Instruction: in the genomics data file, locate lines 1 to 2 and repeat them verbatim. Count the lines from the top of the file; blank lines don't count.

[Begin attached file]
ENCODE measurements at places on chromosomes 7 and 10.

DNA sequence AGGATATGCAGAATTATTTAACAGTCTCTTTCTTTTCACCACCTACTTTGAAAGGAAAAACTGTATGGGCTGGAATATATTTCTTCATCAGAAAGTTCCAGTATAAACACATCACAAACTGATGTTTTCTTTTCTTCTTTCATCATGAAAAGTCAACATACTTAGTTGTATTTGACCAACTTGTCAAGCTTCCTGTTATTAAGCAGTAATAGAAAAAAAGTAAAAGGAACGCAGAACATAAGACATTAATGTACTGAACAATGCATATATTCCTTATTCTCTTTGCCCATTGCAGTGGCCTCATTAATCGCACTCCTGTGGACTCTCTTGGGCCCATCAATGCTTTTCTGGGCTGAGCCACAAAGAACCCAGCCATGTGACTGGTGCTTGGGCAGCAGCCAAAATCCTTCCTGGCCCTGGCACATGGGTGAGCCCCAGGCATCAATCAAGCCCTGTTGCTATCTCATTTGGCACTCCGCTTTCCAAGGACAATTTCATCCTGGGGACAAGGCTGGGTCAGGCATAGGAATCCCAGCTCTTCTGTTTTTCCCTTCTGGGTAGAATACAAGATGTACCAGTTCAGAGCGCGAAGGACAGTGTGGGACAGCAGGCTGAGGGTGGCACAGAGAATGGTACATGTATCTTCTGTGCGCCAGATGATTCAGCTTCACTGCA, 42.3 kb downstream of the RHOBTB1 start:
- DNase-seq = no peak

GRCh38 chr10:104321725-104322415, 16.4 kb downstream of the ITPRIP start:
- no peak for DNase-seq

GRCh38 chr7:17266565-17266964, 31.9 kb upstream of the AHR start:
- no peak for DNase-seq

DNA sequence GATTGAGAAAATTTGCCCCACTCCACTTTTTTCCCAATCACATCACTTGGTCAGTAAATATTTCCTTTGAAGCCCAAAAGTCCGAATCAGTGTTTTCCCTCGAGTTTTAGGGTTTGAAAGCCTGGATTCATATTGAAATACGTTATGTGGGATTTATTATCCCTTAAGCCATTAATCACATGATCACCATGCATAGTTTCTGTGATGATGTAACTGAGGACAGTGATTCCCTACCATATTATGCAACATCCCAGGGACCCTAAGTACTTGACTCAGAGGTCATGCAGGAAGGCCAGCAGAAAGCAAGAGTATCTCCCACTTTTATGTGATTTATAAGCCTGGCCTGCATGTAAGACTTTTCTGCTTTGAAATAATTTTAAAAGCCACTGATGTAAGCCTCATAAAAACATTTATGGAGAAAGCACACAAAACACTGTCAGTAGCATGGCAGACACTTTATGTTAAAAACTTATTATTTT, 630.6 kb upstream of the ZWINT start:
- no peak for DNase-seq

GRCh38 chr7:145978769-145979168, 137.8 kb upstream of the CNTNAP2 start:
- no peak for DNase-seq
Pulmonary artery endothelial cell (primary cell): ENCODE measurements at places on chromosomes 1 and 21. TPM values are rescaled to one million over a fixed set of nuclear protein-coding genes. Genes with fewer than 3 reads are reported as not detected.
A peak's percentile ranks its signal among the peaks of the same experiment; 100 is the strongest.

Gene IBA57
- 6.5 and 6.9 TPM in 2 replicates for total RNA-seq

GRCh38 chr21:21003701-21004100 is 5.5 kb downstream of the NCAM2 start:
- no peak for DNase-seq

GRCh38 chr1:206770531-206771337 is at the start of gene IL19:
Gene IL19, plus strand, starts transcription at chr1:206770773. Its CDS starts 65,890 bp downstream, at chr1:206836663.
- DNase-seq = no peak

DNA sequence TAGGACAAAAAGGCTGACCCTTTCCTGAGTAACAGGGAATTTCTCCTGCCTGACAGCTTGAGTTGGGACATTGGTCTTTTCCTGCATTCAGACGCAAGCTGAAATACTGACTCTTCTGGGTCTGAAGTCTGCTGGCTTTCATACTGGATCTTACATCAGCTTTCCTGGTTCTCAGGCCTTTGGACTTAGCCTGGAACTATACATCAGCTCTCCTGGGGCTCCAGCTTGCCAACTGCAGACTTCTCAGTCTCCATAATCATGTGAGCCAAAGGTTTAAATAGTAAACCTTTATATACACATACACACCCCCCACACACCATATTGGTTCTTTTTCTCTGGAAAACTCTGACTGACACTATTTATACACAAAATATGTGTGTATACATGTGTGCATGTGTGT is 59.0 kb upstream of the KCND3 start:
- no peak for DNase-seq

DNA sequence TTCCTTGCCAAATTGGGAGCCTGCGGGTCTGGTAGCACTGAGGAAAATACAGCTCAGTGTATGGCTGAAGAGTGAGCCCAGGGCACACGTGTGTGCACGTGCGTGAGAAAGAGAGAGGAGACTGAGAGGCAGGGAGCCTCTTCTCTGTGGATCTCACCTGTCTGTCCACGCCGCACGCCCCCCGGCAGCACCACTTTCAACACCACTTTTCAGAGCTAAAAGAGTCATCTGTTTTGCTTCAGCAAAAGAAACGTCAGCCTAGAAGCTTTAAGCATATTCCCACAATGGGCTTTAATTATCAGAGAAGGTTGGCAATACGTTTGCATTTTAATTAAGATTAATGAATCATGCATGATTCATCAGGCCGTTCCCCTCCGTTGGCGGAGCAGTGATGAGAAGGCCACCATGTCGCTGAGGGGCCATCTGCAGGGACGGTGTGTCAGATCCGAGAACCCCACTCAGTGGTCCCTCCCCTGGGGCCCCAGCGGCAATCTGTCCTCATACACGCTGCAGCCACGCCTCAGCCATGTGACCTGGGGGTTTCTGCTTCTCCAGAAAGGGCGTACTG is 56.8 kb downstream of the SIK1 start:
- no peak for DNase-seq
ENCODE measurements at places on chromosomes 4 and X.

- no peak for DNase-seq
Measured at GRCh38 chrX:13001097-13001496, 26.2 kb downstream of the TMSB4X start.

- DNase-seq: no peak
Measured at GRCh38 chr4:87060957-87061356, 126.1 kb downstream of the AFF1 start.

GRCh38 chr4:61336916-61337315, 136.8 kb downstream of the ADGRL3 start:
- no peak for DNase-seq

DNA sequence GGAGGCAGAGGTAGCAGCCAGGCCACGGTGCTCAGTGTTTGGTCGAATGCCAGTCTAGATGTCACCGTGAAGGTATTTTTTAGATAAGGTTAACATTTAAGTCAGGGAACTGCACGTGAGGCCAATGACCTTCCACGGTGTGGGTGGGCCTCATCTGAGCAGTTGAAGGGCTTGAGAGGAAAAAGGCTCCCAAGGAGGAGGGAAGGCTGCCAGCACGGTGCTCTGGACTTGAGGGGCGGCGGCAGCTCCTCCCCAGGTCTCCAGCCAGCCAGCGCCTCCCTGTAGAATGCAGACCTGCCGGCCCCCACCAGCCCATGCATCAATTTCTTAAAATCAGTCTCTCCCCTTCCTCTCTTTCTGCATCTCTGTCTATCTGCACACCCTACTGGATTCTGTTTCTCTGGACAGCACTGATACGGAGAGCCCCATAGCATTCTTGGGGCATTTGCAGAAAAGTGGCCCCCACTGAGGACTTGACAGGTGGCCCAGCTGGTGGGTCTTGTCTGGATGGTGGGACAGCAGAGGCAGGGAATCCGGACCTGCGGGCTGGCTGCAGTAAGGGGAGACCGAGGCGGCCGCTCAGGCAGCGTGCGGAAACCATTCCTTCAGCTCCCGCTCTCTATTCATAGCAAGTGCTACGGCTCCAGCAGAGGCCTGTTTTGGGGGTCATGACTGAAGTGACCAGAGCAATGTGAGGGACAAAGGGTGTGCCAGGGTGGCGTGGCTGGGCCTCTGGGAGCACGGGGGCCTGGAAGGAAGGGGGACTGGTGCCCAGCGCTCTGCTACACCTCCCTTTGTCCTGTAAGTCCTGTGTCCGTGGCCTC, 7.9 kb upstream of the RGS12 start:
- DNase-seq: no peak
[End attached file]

ENCODE measurements at places on chromosomes 7 and 10.

DNA sequence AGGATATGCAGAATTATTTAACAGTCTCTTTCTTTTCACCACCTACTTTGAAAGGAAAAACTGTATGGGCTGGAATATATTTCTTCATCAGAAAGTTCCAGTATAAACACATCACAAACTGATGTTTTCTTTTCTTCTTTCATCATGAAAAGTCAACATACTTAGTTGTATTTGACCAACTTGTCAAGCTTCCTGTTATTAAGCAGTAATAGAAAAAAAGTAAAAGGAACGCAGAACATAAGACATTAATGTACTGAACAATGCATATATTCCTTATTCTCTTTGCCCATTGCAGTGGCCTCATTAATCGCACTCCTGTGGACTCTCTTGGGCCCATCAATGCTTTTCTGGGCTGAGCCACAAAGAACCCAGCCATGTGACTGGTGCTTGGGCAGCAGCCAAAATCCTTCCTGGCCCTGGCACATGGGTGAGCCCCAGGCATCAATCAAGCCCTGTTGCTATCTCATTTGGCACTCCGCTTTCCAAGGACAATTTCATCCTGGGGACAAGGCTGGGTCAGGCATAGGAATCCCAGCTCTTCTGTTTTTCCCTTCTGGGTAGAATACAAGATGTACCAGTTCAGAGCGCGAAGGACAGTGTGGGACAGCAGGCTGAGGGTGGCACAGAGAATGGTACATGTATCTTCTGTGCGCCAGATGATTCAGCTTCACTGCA, 42.3 kb downstream of the RHOBTB1 start: